Both religion and politics are concerned with how we should organize societies. Yet the tendency for Christians has often been to begin with the politics and work backwards to find religious rationale for our political beliefs. As a result, most people read the Bible not to challenge our deeply held beliefs, but to affirm the decisions we've already made with our lives.
If you tend toward the political right you might say the chief political concern of the Scriptures has as much to do with smaller government, lower taxes, individual freedoms and gun rights as any explicit Christian concept.
If you tend toward the political left you might believe the chief political concern of the Scriptures has more to do with reproductive rights, religious pluralism, big government and labor unions.
Too often the ideologies of the secular right or the political left have been allowed set the terms for religious Christians.
Walter Wink, 76, a world-class biblical scholar and non-violent practitioner, crossed over to God on May 10 at his home in Western Massachusetts. Following a slow decline, he had been in hospice for several weeks in the company of his beloved June and their family. (See "Confronting the Powers," Sojourners December 2010)
As a first year seminarian in New York City, more than 35 years ago, I was fortunate to have Walter as my New Testament instructor. In a seminar session on the "pearl of great price" in Matthew, I have a vivid memory of him breaking the discussion so we could go round the circle and each reply to the question: "For what would you be willing to die?" I don't so much recall my own halting answer, as the depth of the question he understood was put to us by the text. It's since become my conviction that no one should escape seminary (or baptismal preparation for that matter) without facing with that query.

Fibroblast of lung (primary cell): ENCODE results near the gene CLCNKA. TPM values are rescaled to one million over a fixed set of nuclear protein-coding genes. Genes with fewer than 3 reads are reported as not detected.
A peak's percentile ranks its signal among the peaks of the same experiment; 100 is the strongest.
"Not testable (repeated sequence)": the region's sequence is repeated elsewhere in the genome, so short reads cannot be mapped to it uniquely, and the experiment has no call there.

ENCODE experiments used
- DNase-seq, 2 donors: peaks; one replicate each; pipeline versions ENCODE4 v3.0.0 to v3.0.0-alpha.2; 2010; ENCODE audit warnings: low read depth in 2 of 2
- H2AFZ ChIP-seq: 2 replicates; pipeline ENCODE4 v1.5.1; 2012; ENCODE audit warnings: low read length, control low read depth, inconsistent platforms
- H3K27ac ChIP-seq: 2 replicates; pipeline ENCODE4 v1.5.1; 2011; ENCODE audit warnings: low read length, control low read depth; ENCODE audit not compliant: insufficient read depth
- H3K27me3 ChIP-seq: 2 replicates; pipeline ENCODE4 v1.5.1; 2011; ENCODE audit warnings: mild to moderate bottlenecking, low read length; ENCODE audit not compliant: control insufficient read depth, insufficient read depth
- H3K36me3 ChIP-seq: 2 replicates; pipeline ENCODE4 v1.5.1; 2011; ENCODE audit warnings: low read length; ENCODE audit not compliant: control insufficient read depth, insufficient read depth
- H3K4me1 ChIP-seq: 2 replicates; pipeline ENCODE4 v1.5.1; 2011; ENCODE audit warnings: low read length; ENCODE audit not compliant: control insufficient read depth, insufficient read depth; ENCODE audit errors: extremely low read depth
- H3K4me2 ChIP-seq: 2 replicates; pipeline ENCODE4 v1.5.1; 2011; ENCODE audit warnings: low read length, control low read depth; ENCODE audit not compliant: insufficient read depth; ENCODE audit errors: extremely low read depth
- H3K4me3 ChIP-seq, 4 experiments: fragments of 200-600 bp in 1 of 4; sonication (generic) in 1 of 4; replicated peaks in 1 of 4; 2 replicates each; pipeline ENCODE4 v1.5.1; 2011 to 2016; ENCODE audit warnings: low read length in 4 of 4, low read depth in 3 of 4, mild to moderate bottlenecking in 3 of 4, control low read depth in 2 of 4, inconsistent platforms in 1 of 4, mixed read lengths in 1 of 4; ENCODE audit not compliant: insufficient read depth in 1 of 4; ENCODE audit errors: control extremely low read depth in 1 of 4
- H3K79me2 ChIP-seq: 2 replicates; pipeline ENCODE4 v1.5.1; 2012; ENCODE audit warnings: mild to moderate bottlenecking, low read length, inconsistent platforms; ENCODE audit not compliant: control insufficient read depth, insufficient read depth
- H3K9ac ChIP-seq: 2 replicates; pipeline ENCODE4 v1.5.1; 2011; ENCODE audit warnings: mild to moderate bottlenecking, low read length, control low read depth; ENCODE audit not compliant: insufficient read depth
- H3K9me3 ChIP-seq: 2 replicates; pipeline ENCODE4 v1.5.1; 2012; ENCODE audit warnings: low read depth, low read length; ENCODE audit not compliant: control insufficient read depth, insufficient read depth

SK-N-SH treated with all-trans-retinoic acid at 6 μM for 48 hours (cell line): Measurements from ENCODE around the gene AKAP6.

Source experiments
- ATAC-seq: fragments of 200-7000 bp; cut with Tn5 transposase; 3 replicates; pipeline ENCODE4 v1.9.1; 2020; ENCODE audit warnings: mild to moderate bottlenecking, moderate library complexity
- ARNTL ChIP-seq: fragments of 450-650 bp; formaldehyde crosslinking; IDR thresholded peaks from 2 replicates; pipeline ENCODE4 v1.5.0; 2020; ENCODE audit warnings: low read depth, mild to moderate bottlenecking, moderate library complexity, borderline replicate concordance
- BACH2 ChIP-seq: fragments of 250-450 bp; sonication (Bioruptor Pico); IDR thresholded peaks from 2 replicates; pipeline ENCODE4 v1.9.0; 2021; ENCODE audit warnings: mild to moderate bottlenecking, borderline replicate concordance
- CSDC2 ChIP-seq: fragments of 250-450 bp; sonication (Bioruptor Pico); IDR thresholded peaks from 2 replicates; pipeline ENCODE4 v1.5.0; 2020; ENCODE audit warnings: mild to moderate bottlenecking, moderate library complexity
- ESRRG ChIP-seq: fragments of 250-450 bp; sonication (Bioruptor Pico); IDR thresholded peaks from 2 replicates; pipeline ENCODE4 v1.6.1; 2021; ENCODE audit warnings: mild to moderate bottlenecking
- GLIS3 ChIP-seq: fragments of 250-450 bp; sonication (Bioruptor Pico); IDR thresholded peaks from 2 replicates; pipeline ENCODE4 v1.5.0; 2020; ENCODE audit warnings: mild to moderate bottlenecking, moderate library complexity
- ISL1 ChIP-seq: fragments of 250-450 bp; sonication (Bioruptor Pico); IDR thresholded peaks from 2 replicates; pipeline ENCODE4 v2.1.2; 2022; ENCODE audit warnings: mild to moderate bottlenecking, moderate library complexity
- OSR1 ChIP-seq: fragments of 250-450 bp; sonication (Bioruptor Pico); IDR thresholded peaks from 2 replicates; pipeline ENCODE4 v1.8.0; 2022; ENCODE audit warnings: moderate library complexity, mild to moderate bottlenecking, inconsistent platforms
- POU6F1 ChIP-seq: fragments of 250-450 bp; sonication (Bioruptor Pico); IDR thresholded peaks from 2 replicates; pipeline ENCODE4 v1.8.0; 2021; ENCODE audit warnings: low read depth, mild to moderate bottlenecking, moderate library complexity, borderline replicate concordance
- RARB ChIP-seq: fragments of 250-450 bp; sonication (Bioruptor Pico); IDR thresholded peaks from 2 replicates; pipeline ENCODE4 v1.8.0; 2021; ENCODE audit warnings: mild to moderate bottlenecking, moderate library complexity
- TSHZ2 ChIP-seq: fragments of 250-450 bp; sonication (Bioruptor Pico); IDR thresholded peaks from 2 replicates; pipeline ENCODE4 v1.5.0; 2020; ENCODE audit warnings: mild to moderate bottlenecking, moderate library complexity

Which is to say he was himself an engaged scholar, connecting the academy with the risk of the streets. While filling his first teaching post at Union Seminary in New York he was simultaneously serving on the national steering committee of Clergy and Laity Concerned about the War in Vietnam (1967-76).
He was notorious for foundation-shaking works. When I met him, Walter was a rising star in the biblical guild, on the fast track at Union. Then he published a little polemical book called The Bible in Human Transformation (1973) which made bold to declare, “Historical biblical criticism is bankrupt." It assailed the myth of scientific objectivity, the disembodied approach which kept the text at arms length and pre-empted commitment. In many respects it anticipated the contextualizing hermeneutics of feminist and liberation readings, but it didn't win him friends in the academic guild.